Of course, the £1 billion question as regards Route, the outdoor medium’s new audience research product released to great fanfare this week, is whether it’s likely to add further impetus to an already impressive growth story.
For decades, it has been outdoor’s ambition to become a "10 per cent medium" – in other words, to take a tenth of all display advertising spend in the UK. Well, last year, according to new figures from the Outdoor Media Centre, it achieved this historic goal.
Revenues grew 9.5 per cent year on year to £971 million in 2012, giving outdoor a 10.3 per cent share of the display market. The OMC numbers are slightly controversial – they’re almost £190 million higher than Nielsen’s figures. Nielsen measures revenues channelled through outdoor specialist agencies; the OMC casts its net wider and includes all revenues arriving at the contractors.
But, still – the assumption now is that, having outperformed the market generally through an economic slump, the sector will be propelled on to even greater things as adspend begins to pick up. Topping the £1 billion revenue mark this year is now, surely, a minimum requirement.
Top-line figures show that, on an average day, people make eye contact with around 27 roadside posters and 14 bus ads; and every time you make a Tube journey, you’re likely to encounter an average of 74 ads. The average distance travelled out of home is 241km per week. And a surprisingly high proportion of that is on foot – on average, we walk 15.2km a week.
The Route fieldwork involved 28,000 people each carrying a GPS meter for nine days as they went about their everyday business. The meters logged a location point every second, creating 19 billion data points. These were mapped against an inventory of 360,000 ad sites across the spectrum of formats, each of which had been accorded a "likelihood to see" factor.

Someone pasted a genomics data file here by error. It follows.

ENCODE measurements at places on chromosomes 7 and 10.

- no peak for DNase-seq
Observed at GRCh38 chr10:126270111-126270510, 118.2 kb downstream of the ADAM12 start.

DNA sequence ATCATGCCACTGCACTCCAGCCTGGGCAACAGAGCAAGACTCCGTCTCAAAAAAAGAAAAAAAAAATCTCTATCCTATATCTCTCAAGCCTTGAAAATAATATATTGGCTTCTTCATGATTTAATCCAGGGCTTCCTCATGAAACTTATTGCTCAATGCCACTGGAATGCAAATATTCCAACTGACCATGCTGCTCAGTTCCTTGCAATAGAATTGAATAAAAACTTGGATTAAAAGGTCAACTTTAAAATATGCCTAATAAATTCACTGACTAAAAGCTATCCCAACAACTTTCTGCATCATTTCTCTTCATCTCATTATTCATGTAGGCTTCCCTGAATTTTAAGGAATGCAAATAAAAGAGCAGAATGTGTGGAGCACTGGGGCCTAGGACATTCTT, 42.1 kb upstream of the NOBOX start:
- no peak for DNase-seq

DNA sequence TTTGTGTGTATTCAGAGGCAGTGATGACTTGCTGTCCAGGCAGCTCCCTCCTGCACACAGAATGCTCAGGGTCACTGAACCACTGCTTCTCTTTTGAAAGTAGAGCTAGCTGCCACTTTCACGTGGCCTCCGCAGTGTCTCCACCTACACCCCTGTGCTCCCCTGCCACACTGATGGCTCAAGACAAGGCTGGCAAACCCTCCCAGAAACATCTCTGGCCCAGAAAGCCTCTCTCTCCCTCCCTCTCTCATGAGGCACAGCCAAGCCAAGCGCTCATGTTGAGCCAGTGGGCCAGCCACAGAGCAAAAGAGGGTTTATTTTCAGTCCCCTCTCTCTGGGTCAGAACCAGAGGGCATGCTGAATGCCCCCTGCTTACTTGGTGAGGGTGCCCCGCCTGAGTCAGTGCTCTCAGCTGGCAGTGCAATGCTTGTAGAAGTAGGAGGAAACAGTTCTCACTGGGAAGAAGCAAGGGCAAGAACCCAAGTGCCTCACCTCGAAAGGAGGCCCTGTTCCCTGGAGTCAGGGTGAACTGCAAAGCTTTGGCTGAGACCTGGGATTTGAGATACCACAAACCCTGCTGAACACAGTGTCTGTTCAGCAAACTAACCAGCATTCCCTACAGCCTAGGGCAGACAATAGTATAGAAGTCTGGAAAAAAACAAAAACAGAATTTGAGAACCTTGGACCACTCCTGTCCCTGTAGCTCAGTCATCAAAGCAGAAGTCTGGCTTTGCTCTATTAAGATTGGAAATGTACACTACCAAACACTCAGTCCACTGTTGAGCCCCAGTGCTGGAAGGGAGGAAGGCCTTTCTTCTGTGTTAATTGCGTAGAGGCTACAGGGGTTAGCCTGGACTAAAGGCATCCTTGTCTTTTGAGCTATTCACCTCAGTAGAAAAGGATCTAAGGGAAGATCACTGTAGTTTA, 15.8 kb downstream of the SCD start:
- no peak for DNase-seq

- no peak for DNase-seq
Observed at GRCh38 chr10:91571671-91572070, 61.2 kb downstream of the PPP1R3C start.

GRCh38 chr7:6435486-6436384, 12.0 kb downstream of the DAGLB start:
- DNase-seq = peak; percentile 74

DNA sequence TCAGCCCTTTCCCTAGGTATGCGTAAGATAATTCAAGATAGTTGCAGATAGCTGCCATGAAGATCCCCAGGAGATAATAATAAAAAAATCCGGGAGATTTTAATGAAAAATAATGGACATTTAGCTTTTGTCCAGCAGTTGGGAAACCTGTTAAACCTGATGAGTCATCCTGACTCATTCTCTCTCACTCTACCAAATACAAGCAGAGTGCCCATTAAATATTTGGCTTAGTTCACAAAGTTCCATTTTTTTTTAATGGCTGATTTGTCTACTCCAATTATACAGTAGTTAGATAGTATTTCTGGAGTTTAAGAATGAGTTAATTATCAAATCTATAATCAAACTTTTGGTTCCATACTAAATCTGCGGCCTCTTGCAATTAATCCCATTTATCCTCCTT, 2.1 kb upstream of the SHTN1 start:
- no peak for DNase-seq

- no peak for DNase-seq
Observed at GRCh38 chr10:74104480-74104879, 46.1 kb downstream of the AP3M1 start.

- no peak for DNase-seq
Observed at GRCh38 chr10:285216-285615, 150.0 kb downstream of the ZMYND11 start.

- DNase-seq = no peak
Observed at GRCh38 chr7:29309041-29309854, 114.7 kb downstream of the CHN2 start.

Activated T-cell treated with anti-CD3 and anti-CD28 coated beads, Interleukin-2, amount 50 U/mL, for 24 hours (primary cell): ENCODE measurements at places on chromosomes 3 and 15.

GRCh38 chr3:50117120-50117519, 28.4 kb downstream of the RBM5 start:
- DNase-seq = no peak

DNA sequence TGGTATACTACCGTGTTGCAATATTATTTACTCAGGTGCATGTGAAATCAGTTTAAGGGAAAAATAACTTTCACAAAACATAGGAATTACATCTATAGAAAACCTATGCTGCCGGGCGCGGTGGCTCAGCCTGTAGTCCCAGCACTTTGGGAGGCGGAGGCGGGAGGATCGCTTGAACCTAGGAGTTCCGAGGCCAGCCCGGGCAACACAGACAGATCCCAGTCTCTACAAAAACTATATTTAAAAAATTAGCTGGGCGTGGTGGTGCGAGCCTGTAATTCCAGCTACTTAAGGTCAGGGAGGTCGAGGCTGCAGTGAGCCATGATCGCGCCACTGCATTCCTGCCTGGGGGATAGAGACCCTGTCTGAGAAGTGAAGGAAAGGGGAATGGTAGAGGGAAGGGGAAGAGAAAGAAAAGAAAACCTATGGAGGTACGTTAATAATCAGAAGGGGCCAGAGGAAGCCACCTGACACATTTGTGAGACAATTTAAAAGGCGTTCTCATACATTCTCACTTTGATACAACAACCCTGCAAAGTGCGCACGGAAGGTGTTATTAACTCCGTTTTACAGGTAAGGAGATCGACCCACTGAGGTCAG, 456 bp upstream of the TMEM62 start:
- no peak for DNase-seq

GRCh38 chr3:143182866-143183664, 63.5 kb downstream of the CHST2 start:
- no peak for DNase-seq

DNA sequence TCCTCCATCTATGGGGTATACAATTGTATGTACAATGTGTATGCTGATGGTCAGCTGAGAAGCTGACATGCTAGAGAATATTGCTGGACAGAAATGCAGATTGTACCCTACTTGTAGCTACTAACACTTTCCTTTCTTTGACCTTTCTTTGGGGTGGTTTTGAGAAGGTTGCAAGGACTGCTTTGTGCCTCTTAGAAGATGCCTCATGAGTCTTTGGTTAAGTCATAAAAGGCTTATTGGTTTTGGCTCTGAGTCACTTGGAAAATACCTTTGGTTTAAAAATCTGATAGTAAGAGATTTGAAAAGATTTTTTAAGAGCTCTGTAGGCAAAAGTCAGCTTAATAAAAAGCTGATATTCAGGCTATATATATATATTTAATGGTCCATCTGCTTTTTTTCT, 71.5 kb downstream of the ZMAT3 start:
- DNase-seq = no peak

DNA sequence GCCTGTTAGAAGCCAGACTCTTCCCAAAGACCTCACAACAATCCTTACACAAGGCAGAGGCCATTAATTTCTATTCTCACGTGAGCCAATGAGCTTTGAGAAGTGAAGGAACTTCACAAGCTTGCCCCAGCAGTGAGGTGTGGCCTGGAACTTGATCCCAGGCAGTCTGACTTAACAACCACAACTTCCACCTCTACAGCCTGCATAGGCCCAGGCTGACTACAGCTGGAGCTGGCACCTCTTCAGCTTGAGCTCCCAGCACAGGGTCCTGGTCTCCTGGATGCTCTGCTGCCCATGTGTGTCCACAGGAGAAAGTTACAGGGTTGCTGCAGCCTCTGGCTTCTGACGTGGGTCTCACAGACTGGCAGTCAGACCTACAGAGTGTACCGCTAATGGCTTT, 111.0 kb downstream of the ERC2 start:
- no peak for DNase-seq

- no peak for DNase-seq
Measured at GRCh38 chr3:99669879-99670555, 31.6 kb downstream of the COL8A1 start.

Outdoor is the only medium with the bravery to start from scratch - James Whitmore, managing director, Route
It’s one of the most impressive pieces of media research ever undertaken and certainly restates outdoor’s credentials as an epic medium. Glen Wilson, the managing director of Posterscope, points out the fact that Route now offers data across all outdoor formats (its predecessor, Postar, covered just roadside posters) will help the sector sell itself.
Gill Reid, the co-chair at the IPA’s outdoor media committee, agrees: "The launch of Route will allow us to take a great leap forward in proving what out-of-home delivers to clients across platforms and environments."
Longer term, though, it could help open up new opportunities. Some specialists argue that, in its depiction of a nation on the move, Route could help outdoor configure a symbiotic relationship with mobile advertising, the goal being to drive people (this is a horrible phrase, but there’s really no avoiding it these days) into the "retail funnel".
One way or another, James Whitmore, Route’s managing director, says, natural justice will be served if the medium is rewarded for its determination to throw out its old audience currency and produce something truly fit for the 21st century.
"All media have faced challenges in audience research, whether we’re talking about the readership of newspapers on tablets or the viewing of television on devices other than television sets," he says. "They’ve tended to take existing research and bolt little bits on to it. Outdoor is the only medium with the bravery to start from scratch."